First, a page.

The Bin: Prey

Some games aren’t worth the $60 release price. Or half as much, for that matter. How many times have you bought a game and told yourself that if it’s terrible, it was only five bucks?  This brings us to the “Bargain Bin” realm of gaming, a second glance at games far enough down that they don’t see light. Guilty pleasures are a blast — so long as no one’s watching. 

I’ve never had a family dog run away, but I imagine the uncertaintiy of receiving closure would be one of the greatest hardships. In some ways, the situation is similar to the whereabouts of Prey 2. Is Prey 2 cancelled, postponed, or on an extended hiatus? To quote Queens of the Stone Age, “No one knows,” and every time Bethesda comes out with another misleading update, it sounds like songs for the deaf. Sequel aside, this addition to The Bin is going to be old news for the hardest of hardcore gamers, but Prey must be shared with those who never experienced it the first time.

Prey has been around since 2006 and was one of the first incredible, memorable journeys available on the 360. It featured Tommy, a Cherokee who felt more comfortable being away from his family’s reservation. He humored his grandfather and their customs, but short of his beloved girlfriend Jen, he was pretty disassociated from his home life. Tommy soon gets his wish when aliens land out of nowhere and all hell breaks loose. Armed with a wrench, this Cherokee bad ass single handedly thwarts an alien invasion in an attempt to find his grandfather and girlfriend.

Are there holes in this story? Of course there are! How is he able to manipulate the alien weaponry to his advantage? Why are the aliens capable of a full-scale invasion, but incapable of taking down a single guy? The most important question, however, is who really cares? The game teaches you valuable and meaningful lessons to make up for it. For example, be careful what you wish for. If you hate life in the country, aliens will pluck you up and make you watch as they dismember your friends. Another important lesson is that gambling is awesome, and you’ll find a slot machine wherever you go (yes, you can gamble on a slot machine in space). Prey also teaches the most important lesson of all: don’t #!%@ with Native Americans! The story was a bit cheesy, but it almost makes the game better with age. Sure, there are some pop-fizzle moments with the plot, along with some hugely predictable twists, but it’s nothing to complain about for something now in the bargain bin.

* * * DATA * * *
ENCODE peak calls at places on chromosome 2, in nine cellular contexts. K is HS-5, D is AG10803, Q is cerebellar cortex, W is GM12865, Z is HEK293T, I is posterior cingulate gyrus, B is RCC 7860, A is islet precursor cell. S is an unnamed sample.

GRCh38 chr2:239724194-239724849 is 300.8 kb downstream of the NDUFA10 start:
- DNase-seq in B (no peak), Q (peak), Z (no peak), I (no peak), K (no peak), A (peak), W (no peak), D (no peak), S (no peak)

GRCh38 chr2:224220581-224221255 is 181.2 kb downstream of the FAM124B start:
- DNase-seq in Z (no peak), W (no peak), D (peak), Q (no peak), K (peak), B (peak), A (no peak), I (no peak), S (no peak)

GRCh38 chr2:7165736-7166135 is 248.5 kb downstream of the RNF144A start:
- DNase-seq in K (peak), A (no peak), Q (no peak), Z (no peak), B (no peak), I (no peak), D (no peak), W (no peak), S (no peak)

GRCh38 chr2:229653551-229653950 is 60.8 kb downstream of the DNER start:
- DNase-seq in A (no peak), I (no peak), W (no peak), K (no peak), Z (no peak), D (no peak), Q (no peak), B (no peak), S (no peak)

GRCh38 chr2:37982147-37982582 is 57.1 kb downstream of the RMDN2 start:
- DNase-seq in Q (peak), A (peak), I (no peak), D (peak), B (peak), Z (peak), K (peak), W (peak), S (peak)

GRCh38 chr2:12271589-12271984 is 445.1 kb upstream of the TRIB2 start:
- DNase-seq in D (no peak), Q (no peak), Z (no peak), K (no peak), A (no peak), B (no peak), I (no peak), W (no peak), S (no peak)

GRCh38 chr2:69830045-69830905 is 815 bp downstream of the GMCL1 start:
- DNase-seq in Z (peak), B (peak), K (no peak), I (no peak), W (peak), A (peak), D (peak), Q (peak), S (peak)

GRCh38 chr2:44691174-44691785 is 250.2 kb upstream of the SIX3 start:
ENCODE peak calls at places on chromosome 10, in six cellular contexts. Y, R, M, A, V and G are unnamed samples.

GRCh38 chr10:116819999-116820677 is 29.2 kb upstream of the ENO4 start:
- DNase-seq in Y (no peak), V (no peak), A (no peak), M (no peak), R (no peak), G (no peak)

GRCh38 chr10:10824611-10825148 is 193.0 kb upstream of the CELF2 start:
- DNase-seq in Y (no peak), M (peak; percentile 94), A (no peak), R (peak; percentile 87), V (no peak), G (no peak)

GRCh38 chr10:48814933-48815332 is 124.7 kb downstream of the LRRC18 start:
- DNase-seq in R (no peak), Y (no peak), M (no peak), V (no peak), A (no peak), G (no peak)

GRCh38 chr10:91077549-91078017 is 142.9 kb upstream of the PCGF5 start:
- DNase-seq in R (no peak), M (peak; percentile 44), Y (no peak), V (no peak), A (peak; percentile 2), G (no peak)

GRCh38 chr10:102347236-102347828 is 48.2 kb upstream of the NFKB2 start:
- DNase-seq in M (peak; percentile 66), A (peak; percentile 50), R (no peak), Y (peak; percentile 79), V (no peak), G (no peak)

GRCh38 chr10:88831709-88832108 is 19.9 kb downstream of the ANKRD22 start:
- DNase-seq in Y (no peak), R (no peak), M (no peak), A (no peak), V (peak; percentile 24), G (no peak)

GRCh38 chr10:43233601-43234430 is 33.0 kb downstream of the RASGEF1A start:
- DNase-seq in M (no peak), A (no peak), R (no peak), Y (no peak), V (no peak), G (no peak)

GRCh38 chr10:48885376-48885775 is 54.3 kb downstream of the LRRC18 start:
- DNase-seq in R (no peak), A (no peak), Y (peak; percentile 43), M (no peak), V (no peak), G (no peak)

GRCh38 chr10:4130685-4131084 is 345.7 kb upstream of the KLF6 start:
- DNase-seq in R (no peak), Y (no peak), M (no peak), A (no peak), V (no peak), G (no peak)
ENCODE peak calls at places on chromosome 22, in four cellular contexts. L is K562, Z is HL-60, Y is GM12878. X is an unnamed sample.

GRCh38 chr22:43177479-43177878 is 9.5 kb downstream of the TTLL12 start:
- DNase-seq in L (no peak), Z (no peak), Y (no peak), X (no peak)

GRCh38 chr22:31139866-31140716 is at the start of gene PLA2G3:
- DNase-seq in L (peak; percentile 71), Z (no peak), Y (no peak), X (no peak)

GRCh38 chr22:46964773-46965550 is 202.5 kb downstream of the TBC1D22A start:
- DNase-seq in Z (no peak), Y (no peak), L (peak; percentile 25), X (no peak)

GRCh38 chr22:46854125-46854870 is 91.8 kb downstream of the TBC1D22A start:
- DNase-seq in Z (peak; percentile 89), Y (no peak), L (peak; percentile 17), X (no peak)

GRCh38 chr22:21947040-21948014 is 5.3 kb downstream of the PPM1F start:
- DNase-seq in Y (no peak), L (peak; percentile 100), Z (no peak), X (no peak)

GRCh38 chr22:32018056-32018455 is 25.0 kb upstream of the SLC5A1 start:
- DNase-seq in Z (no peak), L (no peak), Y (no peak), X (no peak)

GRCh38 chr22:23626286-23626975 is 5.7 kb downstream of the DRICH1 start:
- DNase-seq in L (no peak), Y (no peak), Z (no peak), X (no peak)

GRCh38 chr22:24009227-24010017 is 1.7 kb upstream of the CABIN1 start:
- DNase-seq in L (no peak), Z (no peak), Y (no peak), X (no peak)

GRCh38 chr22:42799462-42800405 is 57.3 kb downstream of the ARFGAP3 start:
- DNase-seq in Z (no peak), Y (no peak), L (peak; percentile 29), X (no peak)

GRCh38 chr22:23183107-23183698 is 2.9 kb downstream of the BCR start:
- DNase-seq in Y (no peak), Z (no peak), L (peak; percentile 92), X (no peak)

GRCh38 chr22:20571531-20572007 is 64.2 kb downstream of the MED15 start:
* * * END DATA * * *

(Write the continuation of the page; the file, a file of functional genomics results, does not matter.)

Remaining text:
The best parts of the game are some of the more ingenious game play moments. They introduced a lot of players to the portal traveling concept with surprise moments sprinkled throughout the game. One of my favorites is when you walk by a very small, circular rock housed in a glass container at the center of the room. Tommy walks through a portal door, and he’s actually standing on the object that looked like a small rock, but was really a moon-sized object. Tommy looks up and sees what appears to be a giant man. He travels through the same portal, and a shootout commences. There are also antigravity walkways that add flavor to the level designs. These moments — which were at the time engaging for gamers and inspiring for other developers —make Prey a must-play.

Ultimately, some of the shooting has aged, and the visuals are obviously below today’s standards. However, it still holds up to be a relatively solid shooter. In fact, it’s probably a good idea to play the game now before the next-gen consoles come out, antiquating the game by comparison. For now, at least, it’s still a great play.

Prey can be found at pretty much any online or local retailer for less than $5 used. Considering some of the pointless things we buy for 400 Microsoft points, this is a steal for anyone who’s never played it and a bargain for anyone who wants to go back for another round. If you asked yourself what’s an older game worth buying, this is probably the answer you were hoping for.